Signed Presentation Portrait Photograph of Admiral Beatty, 1919
Signed Presentation Portrait Photograph of Admiral Beatty, 1919
  • Load image into Gallery viewer, Signed Presentation Portrait Photograph of Admiral Beatty, 1919
  • Load image into Gallery viewer, Signed Presentation Portrait Photograph of Admiral Beatty, 1919

Signed Presentation Portrait Photograph of Admiral Beatty, 1919

SOLD
Tax included.

Overall: 24.7cm (9.7in) x 17.8cm (7in)

 

Quarter length studio portrait of Admiral of the Fleet Sir David (later 1st Earl) Beatty (1871-1936) in uniform with cap sported at a customarily jaunty angle. The photograph by Speaight of New Bond Street, London, signed in ink in the lower mount ‘Beatty’ the admiral’s hand, suggesting a date after he was created Earl Beatty, Viscount Borodale of Wexford in the County of Wexford, Baron Beatty of the North Sea and of Brooksby in the County of Leicester on 18 October 1919.

Read more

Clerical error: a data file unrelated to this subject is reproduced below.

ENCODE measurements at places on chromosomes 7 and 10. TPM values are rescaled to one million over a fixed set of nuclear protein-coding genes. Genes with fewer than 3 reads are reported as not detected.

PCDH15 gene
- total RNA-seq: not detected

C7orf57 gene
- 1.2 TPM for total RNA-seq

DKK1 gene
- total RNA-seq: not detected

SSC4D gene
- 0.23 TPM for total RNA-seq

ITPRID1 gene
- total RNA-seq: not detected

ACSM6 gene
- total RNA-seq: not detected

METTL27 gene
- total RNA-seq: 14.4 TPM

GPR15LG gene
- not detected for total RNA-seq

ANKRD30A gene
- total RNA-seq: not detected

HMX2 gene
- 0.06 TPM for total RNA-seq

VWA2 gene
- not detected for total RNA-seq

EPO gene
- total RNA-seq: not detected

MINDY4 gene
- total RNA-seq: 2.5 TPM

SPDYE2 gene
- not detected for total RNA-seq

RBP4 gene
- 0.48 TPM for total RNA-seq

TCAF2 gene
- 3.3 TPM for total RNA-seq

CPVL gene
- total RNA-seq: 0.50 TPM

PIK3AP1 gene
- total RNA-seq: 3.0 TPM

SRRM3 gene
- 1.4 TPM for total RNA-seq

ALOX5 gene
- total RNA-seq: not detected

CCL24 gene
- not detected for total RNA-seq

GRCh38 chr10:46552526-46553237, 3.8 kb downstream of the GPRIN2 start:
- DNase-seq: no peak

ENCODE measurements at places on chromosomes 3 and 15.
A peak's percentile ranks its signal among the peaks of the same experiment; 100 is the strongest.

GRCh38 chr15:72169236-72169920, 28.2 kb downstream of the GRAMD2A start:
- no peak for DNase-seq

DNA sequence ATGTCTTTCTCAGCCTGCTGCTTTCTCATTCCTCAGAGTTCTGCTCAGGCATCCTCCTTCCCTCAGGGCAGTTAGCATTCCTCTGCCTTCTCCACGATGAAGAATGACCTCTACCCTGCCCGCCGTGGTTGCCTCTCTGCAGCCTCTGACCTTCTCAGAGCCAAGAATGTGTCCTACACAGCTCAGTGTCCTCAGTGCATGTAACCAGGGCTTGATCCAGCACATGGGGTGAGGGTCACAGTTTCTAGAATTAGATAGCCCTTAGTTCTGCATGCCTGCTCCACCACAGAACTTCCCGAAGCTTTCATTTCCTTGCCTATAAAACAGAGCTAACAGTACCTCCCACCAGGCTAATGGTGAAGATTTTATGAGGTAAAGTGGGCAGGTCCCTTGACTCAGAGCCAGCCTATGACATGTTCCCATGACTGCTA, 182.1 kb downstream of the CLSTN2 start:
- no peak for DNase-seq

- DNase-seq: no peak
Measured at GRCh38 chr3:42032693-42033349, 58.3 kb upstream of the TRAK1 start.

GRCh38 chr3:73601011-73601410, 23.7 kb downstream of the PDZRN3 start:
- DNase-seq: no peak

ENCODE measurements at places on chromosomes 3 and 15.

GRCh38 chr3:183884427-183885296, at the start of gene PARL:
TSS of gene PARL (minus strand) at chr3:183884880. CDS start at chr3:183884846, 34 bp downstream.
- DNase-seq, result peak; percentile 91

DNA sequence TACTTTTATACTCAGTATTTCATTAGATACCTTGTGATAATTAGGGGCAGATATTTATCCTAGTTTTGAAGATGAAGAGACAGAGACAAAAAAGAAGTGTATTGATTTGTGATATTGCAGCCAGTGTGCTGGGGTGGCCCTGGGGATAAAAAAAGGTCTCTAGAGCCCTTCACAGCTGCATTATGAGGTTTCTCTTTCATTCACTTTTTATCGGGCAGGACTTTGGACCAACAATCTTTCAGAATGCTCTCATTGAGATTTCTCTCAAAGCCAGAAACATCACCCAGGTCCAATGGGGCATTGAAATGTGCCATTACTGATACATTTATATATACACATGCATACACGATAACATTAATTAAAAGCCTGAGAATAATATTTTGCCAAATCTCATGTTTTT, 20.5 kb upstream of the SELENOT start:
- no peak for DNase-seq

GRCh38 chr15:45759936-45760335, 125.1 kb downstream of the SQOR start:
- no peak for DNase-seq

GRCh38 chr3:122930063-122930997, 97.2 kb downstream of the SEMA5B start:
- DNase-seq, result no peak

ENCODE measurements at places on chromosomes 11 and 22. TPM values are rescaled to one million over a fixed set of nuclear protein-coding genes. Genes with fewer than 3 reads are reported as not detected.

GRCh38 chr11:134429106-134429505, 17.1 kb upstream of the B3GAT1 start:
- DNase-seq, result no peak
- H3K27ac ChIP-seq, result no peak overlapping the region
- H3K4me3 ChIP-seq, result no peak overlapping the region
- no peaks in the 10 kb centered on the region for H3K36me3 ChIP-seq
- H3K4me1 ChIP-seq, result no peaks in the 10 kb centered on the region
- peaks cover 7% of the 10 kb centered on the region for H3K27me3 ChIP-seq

In March 1913 Rear Admiral Beatty was appointed to the command of the 1st Battlecruiser Squadron hoisting his flag in H.M.S. Lion. Prior to the outbreak of war his squadron visited Russia in June, where amidst much protocol the Tsar and his ill-fated family were entertained to lunch aboard Lion while in Kronstadt. Following the outbreak of war Beatty continued in Lion commanding the 1st B.C.S. in the Battles of Heligoland Bight (1914), Dogger Bank (1915), and Jutland (1916) where he famously commented to his flag captain, "There seems to be something wrong with our bloody ships today", after two of his ships exploded. Thereafter his aggressive approach was contrasted with the caution of his superior Admiral Jellicoe. He succeeded Jellicoe as Commander-in-Chief of the Grand Fleet in November 1916, and transferred his flag to H.M.S. Iron Duke, which at the time was in dry dock upgrading the armour so plainly lacking at Jutland. Iron Duke remained his flagship until January 1917 when he transferred to H.M.S. Queen Elizabeth in which he received the surrender of the German High Seas Fleet on 18 November 1918.